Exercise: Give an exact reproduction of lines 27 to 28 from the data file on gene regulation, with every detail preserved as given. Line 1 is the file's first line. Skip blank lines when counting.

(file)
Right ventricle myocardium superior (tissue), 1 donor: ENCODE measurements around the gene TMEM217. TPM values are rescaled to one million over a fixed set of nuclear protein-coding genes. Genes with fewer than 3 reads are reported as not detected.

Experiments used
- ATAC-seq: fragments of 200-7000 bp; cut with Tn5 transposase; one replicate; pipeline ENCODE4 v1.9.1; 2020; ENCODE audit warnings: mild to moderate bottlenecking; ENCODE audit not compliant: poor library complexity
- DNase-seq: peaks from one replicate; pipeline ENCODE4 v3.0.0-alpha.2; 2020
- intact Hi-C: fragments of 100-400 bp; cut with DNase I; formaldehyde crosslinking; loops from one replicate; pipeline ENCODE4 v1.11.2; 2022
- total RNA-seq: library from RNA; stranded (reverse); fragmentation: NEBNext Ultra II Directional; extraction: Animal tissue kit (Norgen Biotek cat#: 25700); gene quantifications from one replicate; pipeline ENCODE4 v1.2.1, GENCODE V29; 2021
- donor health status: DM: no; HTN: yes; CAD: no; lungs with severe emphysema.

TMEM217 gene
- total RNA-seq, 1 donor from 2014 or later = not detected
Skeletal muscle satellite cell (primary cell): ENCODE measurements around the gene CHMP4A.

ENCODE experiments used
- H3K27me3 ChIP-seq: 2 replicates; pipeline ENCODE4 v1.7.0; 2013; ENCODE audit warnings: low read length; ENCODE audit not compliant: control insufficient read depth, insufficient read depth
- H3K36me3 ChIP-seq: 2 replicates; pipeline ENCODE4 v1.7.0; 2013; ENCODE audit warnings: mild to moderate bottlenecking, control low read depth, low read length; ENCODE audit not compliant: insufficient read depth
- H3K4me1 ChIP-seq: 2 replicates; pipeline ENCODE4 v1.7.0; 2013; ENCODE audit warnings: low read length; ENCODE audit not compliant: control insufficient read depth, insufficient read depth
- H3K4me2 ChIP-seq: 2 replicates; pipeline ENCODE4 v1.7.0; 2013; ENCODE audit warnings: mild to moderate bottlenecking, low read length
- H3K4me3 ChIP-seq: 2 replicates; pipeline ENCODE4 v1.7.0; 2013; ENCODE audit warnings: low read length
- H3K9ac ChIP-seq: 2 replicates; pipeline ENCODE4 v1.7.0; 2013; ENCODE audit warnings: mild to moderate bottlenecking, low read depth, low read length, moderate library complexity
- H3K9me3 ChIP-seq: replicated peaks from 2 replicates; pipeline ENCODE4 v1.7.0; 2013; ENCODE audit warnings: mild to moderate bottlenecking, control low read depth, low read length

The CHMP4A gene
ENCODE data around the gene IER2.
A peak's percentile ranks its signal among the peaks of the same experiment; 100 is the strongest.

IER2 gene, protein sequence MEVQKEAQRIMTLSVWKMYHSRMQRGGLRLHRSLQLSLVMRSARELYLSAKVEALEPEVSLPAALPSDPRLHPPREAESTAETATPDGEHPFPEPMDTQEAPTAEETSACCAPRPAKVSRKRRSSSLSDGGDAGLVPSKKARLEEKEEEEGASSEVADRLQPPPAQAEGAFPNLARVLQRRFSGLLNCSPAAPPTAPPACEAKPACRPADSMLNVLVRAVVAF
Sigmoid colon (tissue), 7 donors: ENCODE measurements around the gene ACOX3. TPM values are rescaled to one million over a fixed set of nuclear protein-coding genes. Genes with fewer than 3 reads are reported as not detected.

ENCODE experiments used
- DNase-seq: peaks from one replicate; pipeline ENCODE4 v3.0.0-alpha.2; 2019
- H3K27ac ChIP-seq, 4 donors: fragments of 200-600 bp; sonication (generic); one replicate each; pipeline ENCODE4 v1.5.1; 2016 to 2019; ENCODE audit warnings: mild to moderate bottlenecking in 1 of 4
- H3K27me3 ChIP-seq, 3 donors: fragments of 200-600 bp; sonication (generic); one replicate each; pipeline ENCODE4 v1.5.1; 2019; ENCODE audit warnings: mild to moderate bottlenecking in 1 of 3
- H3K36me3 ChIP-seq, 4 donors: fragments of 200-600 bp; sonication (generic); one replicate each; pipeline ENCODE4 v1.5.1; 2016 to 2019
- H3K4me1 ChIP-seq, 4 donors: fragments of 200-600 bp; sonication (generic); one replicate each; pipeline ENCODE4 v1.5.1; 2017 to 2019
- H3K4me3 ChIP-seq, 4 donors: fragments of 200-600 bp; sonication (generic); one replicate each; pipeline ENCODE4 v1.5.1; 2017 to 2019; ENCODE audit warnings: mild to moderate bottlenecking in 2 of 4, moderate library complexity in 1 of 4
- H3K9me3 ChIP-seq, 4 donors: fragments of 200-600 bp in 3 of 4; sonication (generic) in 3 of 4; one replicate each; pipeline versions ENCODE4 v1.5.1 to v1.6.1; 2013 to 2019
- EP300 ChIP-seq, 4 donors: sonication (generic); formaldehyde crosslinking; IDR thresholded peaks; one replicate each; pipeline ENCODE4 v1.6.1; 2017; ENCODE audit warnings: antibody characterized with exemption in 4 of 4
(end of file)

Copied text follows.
- H3K27me3 ChIP-seq, 3 donors: fragments of 200-600 bp; sonication (generic); one replicate each; pipeline ENCODE4 v1.5.1; 2019; ENCODE audit warnings: mild to moderate bottlenecking in 1 of 3
- H3K36me3 ChIP-seq, 4 donors: fragments of 200-600 bp; sonication (generic); one replicate each; pipeline ENCODE4 v1.5.1; 2016 to 2019